The conflict in Ukraine has escalated tactically, with Russia “partially withdrawing” to the west of the Dnieper River following a successful Ukrainian offensive.
While Ukraine and the West claim it as a significant victory, many Russian observers explain the withdrawal as an incentive for negotiations, with some suspecting a Russian trap.
They believe Russia might be luring Ukrainian forces and then attack at an opportune time, depending upon the political outcomes of Moscow’s diplomacy with Ukraine and the United States (US).
“The fact that Russian units are withdrawing orderly means there is no panic, and the Ukrainian attack has not been devastating. Russia fell back, hoping Zelensky would come to the negotiating table.
The Russian army has left behind military and intelligence groundwork to take back Kherson city. Ukraine has little to no independent Intelligence Surveillance Reconnaissance (ISR) system to observe what Russians have actually done in Kherson,” said a military enthusiast on Telegram.
The partial withdrawal was officially announced by General Sergey Surovikin, the overall commander of the Special Military Operation (SMO), on November 9.
US General’s Plain Speak
US Joint Chief of Staff General Mark Milley’s assessment of the Russian pullback appears to lend credence to the Russian defence enthusiast’s observation.
The New York Times (NYT) reported Milley to have pointed to satellite images showing the Russians digging trenches and establishing firm defense lines through most of the occupied territory in preparation for the winter. “The pullback from Kherson appeared to be aimed at setting up a more defensible position,” the report quoted Milley’s observations.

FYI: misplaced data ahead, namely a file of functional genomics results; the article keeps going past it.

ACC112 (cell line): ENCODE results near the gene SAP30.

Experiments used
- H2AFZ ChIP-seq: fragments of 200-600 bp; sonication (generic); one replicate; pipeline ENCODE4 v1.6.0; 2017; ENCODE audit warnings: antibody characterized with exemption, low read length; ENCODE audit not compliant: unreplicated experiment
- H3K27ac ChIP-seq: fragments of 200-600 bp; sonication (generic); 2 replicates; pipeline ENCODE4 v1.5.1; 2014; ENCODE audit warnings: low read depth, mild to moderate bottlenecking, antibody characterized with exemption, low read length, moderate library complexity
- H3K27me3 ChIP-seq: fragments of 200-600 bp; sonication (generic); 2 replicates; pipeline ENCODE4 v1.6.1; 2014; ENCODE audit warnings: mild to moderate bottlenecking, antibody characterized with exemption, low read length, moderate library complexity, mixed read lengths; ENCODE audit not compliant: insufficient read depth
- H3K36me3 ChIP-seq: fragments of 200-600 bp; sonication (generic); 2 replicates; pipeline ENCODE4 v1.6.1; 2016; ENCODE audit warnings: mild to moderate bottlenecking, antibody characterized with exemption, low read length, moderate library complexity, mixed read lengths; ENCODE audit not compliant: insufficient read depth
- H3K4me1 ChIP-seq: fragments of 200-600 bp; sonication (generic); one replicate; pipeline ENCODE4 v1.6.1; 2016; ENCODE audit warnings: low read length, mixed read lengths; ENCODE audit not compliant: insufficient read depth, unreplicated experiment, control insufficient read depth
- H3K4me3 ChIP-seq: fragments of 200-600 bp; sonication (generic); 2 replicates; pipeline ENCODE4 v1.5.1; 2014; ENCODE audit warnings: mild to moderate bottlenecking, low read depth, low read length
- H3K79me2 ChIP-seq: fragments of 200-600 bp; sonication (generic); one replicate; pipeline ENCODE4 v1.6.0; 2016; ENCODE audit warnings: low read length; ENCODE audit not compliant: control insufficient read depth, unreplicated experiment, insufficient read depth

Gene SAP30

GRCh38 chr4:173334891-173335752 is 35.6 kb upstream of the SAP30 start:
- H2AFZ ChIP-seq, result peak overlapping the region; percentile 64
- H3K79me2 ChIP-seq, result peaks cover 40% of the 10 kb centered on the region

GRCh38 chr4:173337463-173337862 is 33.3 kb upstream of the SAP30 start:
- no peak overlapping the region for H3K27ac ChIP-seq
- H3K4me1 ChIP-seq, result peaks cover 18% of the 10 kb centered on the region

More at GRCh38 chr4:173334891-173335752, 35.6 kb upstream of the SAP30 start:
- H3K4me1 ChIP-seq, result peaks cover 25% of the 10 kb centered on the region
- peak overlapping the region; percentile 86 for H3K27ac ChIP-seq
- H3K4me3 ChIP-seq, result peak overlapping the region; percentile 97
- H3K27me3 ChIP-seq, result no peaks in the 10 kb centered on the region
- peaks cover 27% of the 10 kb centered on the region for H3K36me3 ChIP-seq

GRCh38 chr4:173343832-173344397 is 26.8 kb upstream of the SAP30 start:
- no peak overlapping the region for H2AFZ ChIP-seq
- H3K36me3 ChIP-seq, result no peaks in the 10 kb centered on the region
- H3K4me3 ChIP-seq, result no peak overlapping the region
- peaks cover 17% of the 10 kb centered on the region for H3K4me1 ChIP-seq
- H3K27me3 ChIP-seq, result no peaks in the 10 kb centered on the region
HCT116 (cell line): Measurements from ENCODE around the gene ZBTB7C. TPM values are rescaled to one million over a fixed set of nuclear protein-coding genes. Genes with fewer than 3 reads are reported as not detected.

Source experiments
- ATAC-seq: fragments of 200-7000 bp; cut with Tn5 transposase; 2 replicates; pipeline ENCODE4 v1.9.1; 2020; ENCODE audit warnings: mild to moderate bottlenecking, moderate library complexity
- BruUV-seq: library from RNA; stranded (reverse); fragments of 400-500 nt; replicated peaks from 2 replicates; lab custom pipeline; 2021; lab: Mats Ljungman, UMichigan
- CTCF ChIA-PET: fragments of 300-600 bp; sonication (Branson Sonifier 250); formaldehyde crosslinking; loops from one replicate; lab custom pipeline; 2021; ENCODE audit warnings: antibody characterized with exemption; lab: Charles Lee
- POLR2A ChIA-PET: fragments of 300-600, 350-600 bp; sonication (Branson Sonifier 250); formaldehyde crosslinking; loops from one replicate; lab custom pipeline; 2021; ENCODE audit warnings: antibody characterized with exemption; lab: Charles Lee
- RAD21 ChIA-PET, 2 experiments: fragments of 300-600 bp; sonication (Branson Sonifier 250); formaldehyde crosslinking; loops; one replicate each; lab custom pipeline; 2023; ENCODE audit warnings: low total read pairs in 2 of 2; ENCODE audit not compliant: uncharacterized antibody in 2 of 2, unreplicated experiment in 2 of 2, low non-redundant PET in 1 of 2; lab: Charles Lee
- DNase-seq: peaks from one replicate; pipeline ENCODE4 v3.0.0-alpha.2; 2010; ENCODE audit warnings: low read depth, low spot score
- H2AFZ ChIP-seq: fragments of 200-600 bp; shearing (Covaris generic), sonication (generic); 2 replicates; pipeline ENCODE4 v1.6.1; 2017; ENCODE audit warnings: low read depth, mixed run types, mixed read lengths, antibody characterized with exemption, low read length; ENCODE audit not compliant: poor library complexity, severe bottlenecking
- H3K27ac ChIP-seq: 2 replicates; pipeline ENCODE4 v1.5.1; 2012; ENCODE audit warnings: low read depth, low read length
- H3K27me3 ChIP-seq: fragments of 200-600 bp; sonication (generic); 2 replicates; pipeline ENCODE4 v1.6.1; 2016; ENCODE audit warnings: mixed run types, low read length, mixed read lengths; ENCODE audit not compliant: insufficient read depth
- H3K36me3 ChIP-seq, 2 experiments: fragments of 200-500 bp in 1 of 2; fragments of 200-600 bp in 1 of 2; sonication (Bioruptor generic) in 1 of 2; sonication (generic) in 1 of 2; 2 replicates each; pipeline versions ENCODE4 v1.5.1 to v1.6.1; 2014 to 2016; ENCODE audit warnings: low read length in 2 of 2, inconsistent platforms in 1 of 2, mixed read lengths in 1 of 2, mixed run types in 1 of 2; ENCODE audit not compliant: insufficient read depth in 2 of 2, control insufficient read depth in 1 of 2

The grim realization that Russia has won the war but only lost a small battle has long been sinking in the US administration before the Russian drawdown from Kherson.
But Milley knows not to go against his country’s official hardline on Russia and show the US losing its proxy war. Milley, therefore, frames his suggestions as a “strong voice for diplomacy in internal discussions in the White House, (without appearing to) undercut the Ukrainians.”
That Russia had been planning the Kherson fall back for several months was evident when it declared the successful evacuation of 30,000 troops just two days after General Sergei Surovikin announced the withdrawal. This disproved Milley’s prediction that the withdrawal would take several weeks.
The United Kingdom’s Ministry of Defense (MoD) acknowledged the orderly withdrawal in its daily intelligence update on November 20. The retreat “was conducted in relatively good order,” and its success “is likely partially due to a more effective, single operational command under General Surovikin.”
Kremlin spokesperson Dmitri Peskov dropped the hint that Russia can take back Kherson and that the drawdown should not be misinterpreted as a retreat. He said they did not consider the partial withdrawal humiliating and that there are “no changes” to the Kherson region, which remains a part of Russia.
“The Special Military Operation continues,” Peskov added. Kherson, along with Lugansk, Donetsk, and Zaporizhzhia, had voted in a September referendum to accede to the Russian Federation.
Ukraine meanwhile faces a 40% power cut after Russia’s strikes on its energy infrastructure, with several photos of major Ukrainian cities under total darkness after dusk going around on social media.
There were talks on some Ukrainian groups about the Zelensky administration possibly undertaking an evacuation of Kyiv, but there was no official word on the rumors.
US Divided Over Ukraine?
Former National Security Advisor (NSA) to ex-US Vice President Mike Pence, General Keith Kellogg, also pointed to the “smart tactical” Russian move of blowing up the Antonovsky Bridge while withdrawing to the eastern bank of the Dnieper River.
“They put a major river between their forces and the Ukrainian forces. Now they (the Russians) are going to wait for winter (and) reinforce their forces after they train them,” Kellogg said.